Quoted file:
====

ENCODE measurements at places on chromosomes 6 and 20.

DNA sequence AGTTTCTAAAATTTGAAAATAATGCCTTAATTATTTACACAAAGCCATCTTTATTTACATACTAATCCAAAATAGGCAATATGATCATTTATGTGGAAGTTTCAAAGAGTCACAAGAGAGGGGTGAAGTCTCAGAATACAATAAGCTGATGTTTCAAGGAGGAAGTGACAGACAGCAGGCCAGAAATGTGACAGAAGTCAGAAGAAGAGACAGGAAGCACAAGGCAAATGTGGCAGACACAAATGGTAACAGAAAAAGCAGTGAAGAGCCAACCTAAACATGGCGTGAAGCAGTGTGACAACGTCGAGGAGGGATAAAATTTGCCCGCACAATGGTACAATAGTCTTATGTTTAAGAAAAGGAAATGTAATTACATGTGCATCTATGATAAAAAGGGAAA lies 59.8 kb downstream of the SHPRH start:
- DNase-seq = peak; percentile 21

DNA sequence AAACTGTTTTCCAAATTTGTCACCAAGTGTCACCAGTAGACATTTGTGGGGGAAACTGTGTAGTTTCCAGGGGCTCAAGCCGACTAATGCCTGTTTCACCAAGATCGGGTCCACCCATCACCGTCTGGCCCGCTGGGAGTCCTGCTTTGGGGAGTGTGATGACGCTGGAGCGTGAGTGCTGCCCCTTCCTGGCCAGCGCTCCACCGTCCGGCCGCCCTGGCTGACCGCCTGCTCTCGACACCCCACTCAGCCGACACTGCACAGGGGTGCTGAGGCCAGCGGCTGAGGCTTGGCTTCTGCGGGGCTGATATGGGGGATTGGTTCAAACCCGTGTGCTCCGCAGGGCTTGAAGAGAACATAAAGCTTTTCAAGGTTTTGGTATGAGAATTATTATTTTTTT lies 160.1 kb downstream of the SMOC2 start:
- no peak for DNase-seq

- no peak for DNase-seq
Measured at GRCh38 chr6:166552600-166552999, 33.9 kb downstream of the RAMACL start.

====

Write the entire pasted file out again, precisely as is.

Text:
ENCODE measurements at places on chromosomes 6 and 20.

DNA sequence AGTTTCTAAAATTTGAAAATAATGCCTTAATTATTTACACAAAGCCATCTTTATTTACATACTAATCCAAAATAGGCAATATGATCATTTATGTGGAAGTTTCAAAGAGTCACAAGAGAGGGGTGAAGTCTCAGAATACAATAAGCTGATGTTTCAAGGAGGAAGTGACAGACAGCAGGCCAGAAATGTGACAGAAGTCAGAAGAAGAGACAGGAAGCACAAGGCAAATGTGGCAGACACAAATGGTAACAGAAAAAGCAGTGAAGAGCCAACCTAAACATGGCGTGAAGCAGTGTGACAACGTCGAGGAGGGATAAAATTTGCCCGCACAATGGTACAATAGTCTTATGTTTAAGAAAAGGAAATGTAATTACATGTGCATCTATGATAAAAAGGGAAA lies 59.8 kb downstream of the SHPRH start:
- DNase-seq = peak; percentile 21

DNA sequence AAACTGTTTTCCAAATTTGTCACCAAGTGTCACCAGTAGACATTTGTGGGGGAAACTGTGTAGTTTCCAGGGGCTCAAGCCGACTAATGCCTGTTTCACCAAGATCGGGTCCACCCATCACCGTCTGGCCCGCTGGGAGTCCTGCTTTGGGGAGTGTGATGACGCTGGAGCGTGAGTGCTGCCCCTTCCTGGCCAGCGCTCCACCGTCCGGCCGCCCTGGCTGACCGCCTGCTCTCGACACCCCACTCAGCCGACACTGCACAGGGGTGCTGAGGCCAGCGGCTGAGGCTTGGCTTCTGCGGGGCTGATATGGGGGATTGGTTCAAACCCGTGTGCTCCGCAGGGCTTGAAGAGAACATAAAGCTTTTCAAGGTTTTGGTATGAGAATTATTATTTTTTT lies 160.1 kb downstream of the SMOC2 start:
- no peak for DNase-seq

- no peak for DNase-seq
Measured at GRCh38 chr6:166552600-166552999, 33.9 kb downstream of the RAMACL start.